Video Data Bank, 2001
Habit is an autobiographical documentary that follows the current history of the AIDS epidemic along dual trajectories: the efforts of South Africa's leading AIDS activist group, the Treatment Action Campaign, struggling to gain access to AIDS drugs and the daily routine of the videomaker, a veteran AIDS activist in the U.S. who has been living with AIDS for more than ten years. The videomaker moves through his day, attending to mundane errands, eating, taking pills, having conversations with friends (some of whom have diseases such as AIDS and Breast Cancer, and others of whom are healthy), as recurring memories of a recent trip to South Africa interrupt the routine. Habit presents a rigorous working-through of ideas concerning privilege, ethics, responsibility, futility, solidarity, hope, and struggle.
The tension arising between the demands of AIDS activism and Bordowitz's increasing desire to explore aspects of his own life outside the framework of AIDS resulted in the appropriation of a work from the Soviet avant-garde: Nicolai Erdman's play The Suicide. The protagonist, Semyon, tries to unyoke himself from the enforced optimism of a bureaucratic order that prohibits any discussion of disappointment and despair following the revolution. Featuring Lothaire Bluteau as Semyon.
The thirty-five-minute film is staged as a reading of the great Soviet poet Vladimir Mayakovsky's famous poem, written in 1914-1915. It was an attempt to go beyond the autobiographical mode of Fast Trip, Long Drop by appropriating the allegorical potential of another artist's work. Mayakovsky's poem is lyrical and didactic, romantic and materialist. It swings pendulously between two equally passionate commitments: political revolution and romantic love. The dynamic tension in the poem emanates from a conflict. The poet wishes for social transformation with every fiber of his being. But the revolution is a demanding lover: it requires the withdrawal from all other romantic interests. It demands fidelity. Featuring Dakid Rakoff as Mayakovsky.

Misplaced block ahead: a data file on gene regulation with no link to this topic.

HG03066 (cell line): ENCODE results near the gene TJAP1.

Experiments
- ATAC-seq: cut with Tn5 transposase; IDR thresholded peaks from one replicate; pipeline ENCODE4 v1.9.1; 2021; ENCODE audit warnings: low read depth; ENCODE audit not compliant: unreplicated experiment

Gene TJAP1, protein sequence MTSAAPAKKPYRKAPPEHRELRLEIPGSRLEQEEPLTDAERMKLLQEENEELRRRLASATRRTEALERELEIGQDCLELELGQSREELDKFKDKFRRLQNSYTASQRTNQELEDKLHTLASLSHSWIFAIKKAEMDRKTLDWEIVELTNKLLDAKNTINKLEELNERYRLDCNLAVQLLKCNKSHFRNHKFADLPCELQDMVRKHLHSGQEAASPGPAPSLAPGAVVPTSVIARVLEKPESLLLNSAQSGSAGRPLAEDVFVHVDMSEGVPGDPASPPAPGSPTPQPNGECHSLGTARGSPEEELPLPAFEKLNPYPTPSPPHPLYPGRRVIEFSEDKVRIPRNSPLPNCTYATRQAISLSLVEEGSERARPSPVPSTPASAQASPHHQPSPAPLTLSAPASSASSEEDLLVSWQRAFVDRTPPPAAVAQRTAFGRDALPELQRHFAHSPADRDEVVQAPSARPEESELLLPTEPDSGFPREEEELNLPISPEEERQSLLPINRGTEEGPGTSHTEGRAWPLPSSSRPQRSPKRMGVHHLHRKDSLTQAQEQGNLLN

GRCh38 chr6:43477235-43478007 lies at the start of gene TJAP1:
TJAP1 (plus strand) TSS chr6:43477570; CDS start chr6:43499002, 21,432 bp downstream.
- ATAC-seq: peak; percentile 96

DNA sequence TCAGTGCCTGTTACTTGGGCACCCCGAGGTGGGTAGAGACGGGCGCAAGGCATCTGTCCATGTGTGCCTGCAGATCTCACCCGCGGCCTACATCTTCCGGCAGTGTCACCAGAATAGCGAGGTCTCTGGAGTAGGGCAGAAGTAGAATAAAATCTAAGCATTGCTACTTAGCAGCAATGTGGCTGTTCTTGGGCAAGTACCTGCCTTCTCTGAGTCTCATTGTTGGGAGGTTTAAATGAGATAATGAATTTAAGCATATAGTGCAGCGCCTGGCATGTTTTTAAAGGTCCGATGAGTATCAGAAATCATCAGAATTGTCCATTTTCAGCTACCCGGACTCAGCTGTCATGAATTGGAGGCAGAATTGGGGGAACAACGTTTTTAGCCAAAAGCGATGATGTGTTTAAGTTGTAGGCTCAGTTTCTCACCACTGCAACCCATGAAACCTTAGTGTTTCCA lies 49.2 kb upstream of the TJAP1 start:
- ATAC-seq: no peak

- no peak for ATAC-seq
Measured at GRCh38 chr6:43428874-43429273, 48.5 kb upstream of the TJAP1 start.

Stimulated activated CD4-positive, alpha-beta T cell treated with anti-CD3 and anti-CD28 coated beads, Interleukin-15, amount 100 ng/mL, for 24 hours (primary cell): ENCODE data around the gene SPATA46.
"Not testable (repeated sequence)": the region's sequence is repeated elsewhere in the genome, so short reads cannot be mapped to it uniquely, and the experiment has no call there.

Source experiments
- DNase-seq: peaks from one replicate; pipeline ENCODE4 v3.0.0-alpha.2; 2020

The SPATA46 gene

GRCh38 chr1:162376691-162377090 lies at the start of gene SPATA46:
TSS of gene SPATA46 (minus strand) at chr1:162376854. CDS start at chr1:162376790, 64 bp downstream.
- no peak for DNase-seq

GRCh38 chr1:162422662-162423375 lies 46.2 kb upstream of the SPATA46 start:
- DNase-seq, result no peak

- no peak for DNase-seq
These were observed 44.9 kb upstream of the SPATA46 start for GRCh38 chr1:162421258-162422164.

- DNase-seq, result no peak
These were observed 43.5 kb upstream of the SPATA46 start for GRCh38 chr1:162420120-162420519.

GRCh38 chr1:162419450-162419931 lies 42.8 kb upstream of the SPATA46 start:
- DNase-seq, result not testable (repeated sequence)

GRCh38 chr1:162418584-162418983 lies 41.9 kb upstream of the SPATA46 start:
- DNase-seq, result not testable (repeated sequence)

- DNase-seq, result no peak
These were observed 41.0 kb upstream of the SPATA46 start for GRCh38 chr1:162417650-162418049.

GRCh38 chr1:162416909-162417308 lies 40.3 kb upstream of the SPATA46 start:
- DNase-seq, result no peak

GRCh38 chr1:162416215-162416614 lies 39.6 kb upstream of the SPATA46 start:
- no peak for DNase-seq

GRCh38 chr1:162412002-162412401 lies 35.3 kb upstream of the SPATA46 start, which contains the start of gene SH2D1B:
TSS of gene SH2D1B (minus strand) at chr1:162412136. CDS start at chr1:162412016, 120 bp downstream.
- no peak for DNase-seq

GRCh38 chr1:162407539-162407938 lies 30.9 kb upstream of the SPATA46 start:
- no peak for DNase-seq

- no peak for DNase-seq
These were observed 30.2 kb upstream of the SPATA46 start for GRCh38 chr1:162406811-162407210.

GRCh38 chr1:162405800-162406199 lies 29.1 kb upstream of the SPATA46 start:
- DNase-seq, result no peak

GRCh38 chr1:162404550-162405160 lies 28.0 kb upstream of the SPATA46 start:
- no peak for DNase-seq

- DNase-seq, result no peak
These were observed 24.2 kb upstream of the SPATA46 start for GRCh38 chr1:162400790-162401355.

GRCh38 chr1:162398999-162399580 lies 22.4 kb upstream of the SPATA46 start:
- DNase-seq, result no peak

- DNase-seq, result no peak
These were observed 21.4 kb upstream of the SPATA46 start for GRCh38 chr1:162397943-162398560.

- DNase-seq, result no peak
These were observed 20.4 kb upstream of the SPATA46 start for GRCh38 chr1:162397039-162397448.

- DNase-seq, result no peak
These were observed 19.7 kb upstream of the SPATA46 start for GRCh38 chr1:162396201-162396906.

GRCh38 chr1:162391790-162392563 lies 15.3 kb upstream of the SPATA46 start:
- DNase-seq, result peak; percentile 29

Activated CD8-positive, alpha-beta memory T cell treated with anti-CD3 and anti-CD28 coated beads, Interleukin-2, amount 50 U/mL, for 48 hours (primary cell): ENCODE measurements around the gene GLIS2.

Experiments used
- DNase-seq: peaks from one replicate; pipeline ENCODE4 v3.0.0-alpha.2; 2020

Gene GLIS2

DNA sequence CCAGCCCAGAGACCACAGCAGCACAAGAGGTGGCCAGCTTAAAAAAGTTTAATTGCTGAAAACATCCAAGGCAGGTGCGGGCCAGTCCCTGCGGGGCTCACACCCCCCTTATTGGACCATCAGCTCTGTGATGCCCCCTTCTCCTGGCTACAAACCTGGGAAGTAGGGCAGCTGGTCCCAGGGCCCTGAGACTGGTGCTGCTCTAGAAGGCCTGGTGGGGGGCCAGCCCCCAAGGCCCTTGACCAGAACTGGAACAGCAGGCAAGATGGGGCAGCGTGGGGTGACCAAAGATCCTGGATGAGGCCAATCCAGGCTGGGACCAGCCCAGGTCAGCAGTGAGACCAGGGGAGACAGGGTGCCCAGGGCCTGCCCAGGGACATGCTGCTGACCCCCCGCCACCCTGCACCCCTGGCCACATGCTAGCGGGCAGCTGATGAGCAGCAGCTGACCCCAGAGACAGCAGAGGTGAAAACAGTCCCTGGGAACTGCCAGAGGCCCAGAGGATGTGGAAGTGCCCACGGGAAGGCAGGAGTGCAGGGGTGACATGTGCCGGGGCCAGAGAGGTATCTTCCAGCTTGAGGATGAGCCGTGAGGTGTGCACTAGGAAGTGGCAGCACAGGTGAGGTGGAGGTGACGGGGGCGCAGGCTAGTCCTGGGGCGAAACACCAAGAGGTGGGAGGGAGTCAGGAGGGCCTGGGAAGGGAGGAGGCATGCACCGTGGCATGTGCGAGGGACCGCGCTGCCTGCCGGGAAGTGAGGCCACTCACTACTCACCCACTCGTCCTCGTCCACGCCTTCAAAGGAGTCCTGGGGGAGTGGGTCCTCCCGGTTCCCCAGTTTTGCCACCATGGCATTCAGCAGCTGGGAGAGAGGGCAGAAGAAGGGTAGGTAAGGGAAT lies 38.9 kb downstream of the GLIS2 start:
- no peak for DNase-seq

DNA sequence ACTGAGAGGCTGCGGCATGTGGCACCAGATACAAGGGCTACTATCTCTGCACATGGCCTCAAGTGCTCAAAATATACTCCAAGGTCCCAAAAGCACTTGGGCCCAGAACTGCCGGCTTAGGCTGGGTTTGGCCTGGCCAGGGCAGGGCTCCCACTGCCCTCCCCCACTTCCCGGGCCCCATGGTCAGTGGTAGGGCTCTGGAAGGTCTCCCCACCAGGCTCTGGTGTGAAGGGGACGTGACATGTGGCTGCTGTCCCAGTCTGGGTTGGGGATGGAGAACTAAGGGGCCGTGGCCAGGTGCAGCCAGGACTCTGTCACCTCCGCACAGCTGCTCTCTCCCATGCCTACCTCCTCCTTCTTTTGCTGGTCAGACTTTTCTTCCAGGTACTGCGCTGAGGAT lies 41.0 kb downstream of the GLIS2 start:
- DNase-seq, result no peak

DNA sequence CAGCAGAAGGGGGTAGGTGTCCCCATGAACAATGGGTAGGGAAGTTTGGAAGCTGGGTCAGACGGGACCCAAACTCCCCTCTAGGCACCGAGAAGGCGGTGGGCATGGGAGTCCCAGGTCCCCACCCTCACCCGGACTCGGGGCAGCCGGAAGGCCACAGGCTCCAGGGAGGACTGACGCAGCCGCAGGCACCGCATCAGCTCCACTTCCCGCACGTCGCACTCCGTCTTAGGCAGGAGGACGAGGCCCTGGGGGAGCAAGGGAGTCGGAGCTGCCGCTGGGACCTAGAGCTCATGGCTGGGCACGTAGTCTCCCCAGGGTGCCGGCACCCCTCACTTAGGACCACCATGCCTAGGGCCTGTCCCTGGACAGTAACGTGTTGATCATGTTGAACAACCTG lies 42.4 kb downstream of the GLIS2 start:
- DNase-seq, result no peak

Video Data Bank, 1993
In the spring of 1988, video-maker/activist Gregg Bordowitz tested HIV-antibody positive. He then quit drinking and taking drugs and came out to his parents as a gay man. This imaginative autobiographical documentary began as an inquiry into these events and the cultural climate surrounding them. While writing the film, a close friend was diagnosed with breast cancer and his grandparents were killed in a car accident. The cumulative impact of these events challenged his sense of identity, the way he understood his own diagnosis, and the relationships between Illness and history.
Video Data Bank, 1986
Focusing on early media reportage of the AIDS epidemic and the struggle for gay rights, some aspect of a shared lifestyle begins with the outraged response of the gay community to the 1982 Supreme Court ruling upholding a sodomy law in the State of Georgia, effectively banning gay sex. Reframing the debate from one of moral calumny to a matter of the Constitutional right to privacy, Bordowitz successfully portrays the complexity of issues surrounding the AIDS epidemic as it emerged in the early 1980s in this country, forcefully arguing for the need to confront AIDS as an equal-opportunity threat to all members of society.